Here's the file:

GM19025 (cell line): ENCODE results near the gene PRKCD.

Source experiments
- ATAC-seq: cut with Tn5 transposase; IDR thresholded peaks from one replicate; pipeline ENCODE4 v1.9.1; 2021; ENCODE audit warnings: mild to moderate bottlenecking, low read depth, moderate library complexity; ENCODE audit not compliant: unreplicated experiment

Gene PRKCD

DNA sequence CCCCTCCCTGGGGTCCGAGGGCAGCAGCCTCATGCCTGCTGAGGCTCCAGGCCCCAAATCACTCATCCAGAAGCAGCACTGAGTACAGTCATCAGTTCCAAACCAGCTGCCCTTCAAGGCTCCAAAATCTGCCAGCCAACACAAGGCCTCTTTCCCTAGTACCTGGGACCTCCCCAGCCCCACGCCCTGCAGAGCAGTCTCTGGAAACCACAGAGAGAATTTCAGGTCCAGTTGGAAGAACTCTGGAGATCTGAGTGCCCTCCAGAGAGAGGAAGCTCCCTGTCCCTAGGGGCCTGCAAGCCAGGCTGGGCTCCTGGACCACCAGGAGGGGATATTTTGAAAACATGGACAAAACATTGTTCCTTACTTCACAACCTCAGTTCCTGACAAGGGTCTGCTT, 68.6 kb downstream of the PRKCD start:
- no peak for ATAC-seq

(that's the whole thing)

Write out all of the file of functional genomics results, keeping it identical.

GM19025 (cell line): ENCODE results near the gene PRKCD.

Source experiments
- ATAC-seq: cut with Tn5 transposase; IDR thresholded peaks from one replicate; pipeline ENCODE4 v1.9.1; 2021; ENCODE audit warnings: mild to moderate bottlenecking, low read depth, moderate library complexity; ENCODE audit not compliant: unreplicated experiment

Gene PRKCD

DNA sequence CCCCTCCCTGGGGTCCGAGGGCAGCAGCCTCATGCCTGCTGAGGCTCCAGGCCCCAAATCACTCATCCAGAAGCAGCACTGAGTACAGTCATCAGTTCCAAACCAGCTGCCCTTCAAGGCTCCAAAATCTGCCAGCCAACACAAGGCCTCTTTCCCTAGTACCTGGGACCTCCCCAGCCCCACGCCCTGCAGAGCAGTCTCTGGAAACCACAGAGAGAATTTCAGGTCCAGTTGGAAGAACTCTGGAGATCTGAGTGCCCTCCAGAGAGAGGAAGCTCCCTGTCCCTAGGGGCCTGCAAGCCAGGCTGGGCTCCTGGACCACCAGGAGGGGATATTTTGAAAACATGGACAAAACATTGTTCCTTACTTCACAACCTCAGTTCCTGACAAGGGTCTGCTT, 68.6 kb downstream of the PRKCD start:
- no peak for ATAC-seq